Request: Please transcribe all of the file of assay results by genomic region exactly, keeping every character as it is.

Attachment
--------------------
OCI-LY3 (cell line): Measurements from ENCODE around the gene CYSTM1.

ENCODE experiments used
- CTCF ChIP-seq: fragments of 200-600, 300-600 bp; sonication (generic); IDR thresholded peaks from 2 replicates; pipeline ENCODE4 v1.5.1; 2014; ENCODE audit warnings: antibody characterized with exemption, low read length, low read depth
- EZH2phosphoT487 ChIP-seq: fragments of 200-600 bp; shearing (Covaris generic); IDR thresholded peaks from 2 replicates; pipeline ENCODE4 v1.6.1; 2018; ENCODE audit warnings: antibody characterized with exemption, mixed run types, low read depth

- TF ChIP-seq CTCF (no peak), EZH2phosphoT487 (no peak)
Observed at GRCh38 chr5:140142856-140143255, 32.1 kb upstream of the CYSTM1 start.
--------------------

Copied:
OCI-LY3 (cell line): Measurements from ENCODE around the gene CYSTM1.

ENCODE experiments used
- CTCF ChIP-seq: fragments of 200-600, 300-600 bp; sonication (generic); IDR thresholded peaks from 2 replicates; pipeline ENCODE4 v1.5.1; 2014; ENCODE audit warnings: antibody characterized with exemption, low read length, low read depth
- EZH2phosphoT487 ChIP-seq: fragments of 200-600 bp; shearing (Covaris generic); IDR thresholded peaks from 2 replicates; pipeline ENCODE4 v1.6.1; 2018; ENCODE audit warnings: antibody characterized with exemption, mixed run types, low read depth

- TF ChIP-seq CTCF (no peak), EZH2phosphoT487 (no peak)
Observed at GRCh38 chr5:140142856-140143255, 32.1 kb upstream of the CYSTM1 start.